“It felt right,” Peter says with a shrug. “I thought I could let the poor guy have a bit of humanity.”

“Humanity is not the point,” Shelley booms. “We don’t want to see humanity. We want to see a monster!”

“The audience liked it,” I say. Normally I try to stay out of Shelley’s way. I play Seyton and a dozen other small roles—including one of the infamous witches—and I have no desire to attract the wrath of the artistic director. Peter’s established around here; this community theatre would be lost if they couldn’t cast him every season. He can afford to step out of line. Me, I’m nobody. The new guy. Breaking into any social scene in a small Southern town is like pulling teeth. I don’t want to make things worse for myself.

But I can’t just watch Shelley tear Peter apart like that. It sounds corny, but moments like that—moments onstage that just feel right, where you sense the connection running from actors to audience—they feel realer than real life. That’s the kind of thing that makes people say theatre is magic.

And I, stupidly, felt I had to defend that. “I think it worked,” I argue. “Why do we watch Macbeth if we don’t care about Macbeth?”

Shelley puffs up like a balloon. His Tennessee accent, which he works so carefully to conceal, rears its head. “Not your show, not your place to say,” he snapped. “I’m the artistic director. I directed this show, which makes it my intellectual property! Any changes you make have to be approved by me. And I don’t approve this change.” He whirled on Peter. “It won’t happen tomorrow.”

“OK, Dan.”

Shelley storms out.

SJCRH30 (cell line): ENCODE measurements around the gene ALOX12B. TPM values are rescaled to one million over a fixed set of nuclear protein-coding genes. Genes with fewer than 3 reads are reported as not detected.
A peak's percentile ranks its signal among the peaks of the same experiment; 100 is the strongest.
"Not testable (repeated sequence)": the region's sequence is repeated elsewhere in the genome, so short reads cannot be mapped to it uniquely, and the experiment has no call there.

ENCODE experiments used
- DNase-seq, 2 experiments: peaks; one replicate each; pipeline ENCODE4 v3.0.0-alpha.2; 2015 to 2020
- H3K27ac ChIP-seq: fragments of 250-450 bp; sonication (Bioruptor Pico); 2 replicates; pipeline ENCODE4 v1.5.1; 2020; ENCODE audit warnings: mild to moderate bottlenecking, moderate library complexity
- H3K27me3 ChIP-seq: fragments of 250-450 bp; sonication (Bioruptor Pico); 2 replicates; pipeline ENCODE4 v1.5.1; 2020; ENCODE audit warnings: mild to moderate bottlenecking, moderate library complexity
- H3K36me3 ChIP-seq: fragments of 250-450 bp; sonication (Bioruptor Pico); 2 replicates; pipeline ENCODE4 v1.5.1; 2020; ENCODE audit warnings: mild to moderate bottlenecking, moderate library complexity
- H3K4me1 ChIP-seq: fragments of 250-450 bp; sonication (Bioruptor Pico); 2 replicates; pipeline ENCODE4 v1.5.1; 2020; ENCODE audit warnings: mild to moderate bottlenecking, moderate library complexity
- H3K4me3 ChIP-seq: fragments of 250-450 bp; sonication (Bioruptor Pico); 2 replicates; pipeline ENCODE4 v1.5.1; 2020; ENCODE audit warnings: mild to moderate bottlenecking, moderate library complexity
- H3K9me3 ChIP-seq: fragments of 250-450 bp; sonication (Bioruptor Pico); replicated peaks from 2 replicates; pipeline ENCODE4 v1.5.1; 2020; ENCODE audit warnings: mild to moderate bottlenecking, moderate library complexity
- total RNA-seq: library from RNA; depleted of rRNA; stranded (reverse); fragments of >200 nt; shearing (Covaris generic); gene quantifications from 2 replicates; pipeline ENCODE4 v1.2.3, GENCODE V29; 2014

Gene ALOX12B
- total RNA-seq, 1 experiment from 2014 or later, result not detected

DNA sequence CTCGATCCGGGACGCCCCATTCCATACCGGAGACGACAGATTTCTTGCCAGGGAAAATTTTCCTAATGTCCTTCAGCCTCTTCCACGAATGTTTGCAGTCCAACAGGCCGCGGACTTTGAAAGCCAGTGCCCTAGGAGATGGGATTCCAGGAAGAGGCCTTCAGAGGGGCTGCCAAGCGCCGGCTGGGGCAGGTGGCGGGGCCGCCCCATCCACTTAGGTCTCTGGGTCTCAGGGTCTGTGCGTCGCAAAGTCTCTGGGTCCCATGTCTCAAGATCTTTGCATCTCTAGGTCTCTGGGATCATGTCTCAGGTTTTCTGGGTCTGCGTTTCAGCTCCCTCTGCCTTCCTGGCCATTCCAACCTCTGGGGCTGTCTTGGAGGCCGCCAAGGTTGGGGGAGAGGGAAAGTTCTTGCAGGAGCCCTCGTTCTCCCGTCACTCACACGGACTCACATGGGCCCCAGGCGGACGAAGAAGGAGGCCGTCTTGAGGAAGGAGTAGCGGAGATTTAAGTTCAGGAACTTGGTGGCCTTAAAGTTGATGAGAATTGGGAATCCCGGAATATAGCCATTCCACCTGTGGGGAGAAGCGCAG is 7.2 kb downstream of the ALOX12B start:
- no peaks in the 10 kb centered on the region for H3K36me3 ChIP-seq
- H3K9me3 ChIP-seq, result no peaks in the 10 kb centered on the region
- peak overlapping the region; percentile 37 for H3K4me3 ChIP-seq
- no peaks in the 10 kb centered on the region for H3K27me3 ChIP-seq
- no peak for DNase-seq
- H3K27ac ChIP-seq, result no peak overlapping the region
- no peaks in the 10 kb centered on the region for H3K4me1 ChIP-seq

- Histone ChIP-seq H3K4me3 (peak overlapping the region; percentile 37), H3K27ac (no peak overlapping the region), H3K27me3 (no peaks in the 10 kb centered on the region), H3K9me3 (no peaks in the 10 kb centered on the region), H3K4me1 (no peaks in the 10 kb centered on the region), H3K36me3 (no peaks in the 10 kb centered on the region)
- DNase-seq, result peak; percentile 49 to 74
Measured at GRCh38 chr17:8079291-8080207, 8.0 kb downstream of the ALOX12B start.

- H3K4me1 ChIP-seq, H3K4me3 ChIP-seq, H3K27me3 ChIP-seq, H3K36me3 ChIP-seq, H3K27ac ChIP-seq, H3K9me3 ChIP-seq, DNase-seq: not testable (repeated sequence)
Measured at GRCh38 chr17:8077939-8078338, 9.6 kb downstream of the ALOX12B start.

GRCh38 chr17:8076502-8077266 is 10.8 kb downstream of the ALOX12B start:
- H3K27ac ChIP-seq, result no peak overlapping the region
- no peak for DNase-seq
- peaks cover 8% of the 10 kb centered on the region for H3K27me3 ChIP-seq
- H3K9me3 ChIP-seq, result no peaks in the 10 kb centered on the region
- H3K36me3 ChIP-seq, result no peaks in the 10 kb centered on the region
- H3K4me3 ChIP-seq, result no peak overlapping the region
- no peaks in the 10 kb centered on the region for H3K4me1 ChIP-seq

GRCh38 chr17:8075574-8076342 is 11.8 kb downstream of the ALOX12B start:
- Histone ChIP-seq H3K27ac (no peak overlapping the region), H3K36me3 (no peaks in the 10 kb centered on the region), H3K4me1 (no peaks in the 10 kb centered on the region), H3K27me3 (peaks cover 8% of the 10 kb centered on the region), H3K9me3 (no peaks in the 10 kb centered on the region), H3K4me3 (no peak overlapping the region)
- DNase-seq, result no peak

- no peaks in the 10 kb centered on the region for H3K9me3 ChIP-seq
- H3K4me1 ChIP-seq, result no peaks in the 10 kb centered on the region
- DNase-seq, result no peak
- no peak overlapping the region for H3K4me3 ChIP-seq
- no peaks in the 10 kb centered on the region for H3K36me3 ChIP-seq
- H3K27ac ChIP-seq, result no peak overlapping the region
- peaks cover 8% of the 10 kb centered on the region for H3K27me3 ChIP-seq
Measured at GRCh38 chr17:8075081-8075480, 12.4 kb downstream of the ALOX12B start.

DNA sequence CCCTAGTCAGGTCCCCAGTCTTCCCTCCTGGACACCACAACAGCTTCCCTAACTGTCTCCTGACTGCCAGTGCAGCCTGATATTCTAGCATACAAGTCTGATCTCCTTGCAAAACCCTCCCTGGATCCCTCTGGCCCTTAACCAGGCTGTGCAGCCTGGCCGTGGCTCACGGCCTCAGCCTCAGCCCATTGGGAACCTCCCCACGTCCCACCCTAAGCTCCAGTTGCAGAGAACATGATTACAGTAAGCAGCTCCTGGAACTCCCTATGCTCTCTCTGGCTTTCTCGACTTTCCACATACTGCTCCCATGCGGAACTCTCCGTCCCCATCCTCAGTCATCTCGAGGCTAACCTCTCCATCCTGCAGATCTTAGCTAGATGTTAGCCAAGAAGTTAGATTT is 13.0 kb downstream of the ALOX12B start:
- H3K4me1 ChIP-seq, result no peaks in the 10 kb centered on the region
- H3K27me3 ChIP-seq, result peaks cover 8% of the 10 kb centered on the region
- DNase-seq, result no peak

“Thanks, man,” Peter says. “You didn’t have to say anything.”

I shrug. “It was a good scene.”

That night, I walk out to my car with the swords. As it happens, I double as props master as well. Most props live at the theatre, but these swords are too valuable to leave out in the open.

I reach into my pocket. Damn. My keys. I must have left them in the dressing room.

Back inside, the lights are off. I shiver. There’s something profoundly wrong about an empty theatre. I flip light switches as I go down the hall, still holding the swords under one arm.

I turn into the dressing room and nearly scream. Someone’s sitting there in the dark.

“God, Peter,” I groan. “You nearly gave me a heart attack!”

He sits in his chair, facing the mirror, head bowed. I frown, concerned. “Peter?” He doesn’t answer. “Hey, man, you OK?” I wonder if Shelley’s words cut deeper than the big man let on. Tentatively, I reach out to touch his shoulder, strongly reminded of the scene from tonight.

Peter slumps sideways and falls from his chair, dead. This time, I do scream.


Thursday, September 8, 2016

What a Depression Diagnosis Means When Your Doctor Is Terrible